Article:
The Grey Matter is certainly entertaining and is a great way to spend 20 minutes. It’s certainly not my favourite short, but it definitely didn’t feel like I was meant to be the intended audience anyway. Bonus points for the sarcastic worm.

The unsettling choices of American Horror Story

As with all things, I was way behind the times when it came to American Horror Story. A show about the deranged, supernatural, and all things horror should have been something I jumped on immediately, but alas I didn’t. For the past few months my boyfriend and I have been obsessed with AHS. As we got to the ending of series 3, I had become a dedicated fan of this macabre series. Each season is it’s essentially a miniseries that has its own plotline. Many of the actors are re-occurring but with different parts, like the fabulous Jessica Lang and Sarah Paulson.

Although I do enjoy a good twisted storyline, it’s the meticulously chosen music that helps elevate the stories from horrible to terrifying. Rarely used, but always effective.

Murder House

An homage within an homage. Tate Langdon (Evan Peters) has apparent dreams and visions of him walking through the halls of his high school before shooting several of his classmates. These scenes are set to the unsettling ‘Twisted Nerve.’ Here the tune is used in Murder House as a nod to Quentin Tarantino, the favourite director of troubled student Tate.

Twists! Surprise! Langdon has been dead for over a decade. Since Kill Bill Vol. 1 (in which this song appears) wasn’t released until 2003 the reference doesn’t completely work. It could, however, also be a reference to the 1968 psychological thriller in which the song takes its name. Either way, Tate might have a good taste in film, but he’s probably not a great person to keep around.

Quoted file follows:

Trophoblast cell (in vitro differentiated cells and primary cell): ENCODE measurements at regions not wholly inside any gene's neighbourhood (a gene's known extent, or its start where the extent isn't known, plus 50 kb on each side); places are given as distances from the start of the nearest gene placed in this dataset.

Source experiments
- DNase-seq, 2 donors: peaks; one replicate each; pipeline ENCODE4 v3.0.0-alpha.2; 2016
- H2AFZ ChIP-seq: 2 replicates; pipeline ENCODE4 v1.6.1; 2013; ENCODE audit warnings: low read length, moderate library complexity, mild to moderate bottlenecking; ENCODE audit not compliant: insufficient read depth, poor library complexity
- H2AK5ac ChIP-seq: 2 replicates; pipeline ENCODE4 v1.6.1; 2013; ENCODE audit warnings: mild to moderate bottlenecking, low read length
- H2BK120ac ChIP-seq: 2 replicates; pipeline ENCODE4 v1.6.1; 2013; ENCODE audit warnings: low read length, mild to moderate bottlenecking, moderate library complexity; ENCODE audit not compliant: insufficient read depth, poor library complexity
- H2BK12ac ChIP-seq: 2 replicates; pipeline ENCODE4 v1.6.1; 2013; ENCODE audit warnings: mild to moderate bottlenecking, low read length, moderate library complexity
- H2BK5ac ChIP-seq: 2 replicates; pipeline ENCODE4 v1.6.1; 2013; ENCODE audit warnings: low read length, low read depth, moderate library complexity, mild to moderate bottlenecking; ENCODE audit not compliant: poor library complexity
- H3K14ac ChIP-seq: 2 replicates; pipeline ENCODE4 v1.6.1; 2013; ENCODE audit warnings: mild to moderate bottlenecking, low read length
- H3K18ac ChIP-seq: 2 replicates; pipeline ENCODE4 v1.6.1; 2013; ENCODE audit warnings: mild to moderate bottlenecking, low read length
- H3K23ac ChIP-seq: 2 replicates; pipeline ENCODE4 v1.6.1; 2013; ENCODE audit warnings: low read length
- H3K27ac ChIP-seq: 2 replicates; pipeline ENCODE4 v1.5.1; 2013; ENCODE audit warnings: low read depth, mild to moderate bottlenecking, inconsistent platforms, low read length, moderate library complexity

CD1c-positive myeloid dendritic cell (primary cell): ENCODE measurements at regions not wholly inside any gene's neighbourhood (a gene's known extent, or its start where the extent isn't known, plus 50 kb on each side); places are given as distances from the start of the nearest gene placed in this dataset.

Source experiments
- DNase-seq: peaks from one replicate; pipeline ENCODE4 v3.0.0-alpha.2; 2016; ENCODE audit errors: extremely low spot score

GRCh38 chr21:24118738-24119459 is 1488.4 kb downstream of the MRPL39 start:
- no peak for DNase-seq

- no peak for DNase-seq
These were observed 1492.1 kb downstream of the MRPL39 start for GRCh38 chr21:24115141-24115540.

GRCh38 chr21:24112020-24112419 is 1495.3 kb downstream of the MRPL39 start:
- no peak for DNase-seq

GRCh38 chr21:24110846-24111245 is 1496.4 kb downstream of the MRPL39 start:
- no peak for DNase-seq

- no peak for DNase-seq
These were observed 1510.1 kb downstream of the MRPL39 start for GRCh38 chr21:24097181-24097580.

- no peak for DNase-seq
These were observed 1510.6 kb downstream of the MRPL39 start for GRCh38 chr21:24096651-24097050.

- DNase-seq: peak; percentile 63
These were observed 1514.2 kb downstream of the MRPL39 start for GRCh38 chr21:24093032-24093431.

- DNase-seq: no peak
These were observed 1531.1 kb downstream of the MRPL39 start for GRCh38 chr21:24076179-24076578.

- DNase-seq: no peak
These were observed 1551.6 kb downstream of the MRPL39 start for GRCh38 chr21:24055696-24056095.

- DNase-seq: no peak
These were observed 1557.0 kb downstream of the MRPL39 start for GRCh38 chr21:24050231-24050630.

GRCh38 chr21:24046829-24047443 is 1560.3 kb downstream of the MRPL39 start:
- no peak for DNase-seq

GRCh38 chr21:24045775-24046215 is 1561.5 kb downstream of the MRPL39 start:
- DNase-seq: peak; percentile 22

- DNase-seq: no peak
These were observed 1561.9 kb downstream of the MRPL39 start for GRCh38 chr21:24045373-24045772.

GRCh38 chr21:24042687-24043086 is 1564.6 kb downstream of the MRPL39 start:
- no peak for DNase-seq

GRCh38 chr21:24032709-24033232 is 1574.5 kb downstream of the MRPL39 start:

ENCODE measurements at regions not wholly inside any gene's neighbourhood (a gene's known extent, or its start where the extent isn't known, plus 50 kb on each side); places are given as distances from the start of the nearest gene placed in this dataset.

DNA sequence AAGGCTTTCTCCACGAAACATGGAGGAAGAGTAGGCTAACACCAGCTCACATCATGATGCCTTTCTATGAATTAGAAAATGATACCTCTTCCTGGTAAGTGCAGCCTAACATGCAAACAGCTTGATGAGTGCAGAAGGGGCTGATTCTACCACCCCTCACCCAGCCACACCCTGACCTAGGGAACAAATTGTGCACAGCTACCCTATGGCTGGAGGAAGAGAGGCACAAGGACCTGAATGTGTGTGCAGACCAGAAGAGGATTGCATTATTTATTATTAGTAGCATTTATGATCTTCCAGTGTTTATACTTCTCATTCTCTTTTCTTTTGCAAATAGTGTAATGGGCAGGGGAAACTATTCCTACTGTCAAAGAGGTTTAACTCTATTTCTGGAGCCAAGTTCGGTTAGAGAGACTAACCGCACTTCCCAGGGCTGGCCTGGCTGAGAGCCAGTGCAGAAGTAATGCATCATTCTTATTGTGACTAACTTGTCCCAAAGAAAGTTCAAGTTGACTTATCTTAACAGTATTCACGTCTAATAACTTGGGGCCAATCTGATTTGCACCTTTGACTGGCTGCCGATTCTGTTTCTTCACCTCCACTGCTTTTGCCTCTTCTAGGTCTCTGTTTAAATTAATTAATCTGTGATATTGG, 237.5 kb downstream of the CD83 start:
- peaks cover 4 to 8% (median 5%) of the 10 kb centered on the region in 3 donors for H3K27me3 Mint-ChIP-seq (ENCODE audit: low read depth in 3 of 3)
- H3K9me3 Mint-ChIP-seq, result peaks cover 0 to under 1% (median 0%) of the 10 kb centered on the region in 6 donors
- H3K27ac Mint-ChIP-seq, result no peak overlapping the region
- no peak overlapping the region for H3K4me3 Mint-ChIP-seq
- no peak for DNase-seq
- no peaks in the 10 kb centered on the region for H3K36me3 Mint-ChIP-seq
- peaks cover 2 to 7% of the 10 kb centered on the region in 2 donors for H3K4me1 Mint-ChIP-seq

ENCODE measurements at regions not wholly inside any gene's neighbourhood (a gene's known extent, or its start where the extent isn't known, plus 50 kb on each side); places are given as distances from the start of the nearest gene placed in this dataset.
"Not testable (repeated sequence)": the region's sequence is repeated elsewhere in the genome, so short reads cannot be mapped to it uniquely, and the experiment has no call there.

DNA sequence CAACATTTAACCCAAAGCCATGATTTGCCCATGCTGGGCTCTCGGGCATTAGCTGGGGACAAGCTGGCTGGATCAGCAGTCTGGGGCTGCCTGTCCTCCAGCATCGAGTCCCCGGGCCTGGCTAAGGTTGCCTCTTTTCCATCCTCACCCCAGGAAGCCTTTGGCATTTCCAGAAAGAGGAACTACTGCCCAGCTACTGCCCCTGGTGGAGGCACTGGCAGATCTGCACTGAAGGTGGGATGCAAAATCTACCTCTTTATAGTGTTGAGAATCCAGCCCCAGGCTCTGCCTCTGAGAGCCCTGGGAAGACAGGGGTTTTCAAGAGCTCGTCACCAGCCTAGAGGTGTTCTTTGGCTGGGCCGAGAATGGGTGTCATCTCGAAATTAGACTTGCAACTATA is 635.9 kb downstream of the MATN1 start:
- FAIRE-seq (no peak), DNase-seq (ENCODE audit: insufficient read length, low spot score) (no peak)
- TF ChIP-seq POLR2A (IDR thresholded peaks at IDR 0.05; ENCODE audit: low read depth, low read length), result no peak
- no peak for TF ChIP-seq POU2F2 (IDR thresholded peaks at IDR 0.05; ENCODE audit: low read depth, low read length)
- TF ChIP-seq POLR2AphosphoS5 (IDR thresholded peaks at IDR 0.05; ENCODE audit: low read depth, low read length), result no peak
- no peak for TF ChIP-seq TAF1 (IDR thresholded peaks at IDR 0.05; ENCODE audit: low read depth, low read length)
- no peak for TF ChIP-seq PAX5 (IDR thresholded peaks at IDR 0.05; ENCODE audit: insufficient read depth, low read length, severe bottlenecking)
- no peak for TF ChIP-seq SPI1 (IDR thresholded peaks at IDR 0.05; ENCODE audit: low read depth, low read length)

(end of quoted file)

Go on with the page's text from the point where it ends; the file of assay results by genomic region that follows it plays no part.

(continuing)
The key to making someone’s skin crawl? Nuns. The second season of AHS gave just that. Set in an insane asylum in the 60’s, head nun Sister Jude (Lange) insists on playing the same ‘Dominique’ record over and over again. If they were crazy, they will be after listening to this song more than the recommended dosage.

The story or legend, rather, behind The Singing Nun (unfortuately not this one) is just as unsettling as the scenes the song illustrates. The story behind our nun, Jeanine Deckers, is that she was forced to leave the church after disagreements with her superiors. She moved in with her childhood friend Annie Pecher with whom she was very close with until the two committed suicide together in 1985. A charming story.


Witches are cool. Black magic has made the rock and roll music your parents have frowned upon for decades. Series three follows a coven of witches in Louisiana and there is no shortage of perfect music choices. Misty Day (Lily Rabe) is a swamp witch obsessed with Stevie Nicks. She’s convinced that Nicks is really a witch, sighting the Fleetwood Mac song ‘Rhiannon’, which was often introduced by Nicks as a song about a Welsh witch. Meanwhile, the show also deals with racism in the South. Witch Queenie (Gabourey Sidibe) forces Delphine LaLaurie (Kathy Bates), a socialite from the 1800’s, to watch both Roots films and eventually plays a montage of Civil Rights footage that is set to the utterly moving version of ‘Oh, Freedom’ by The Golden Gospel Singers.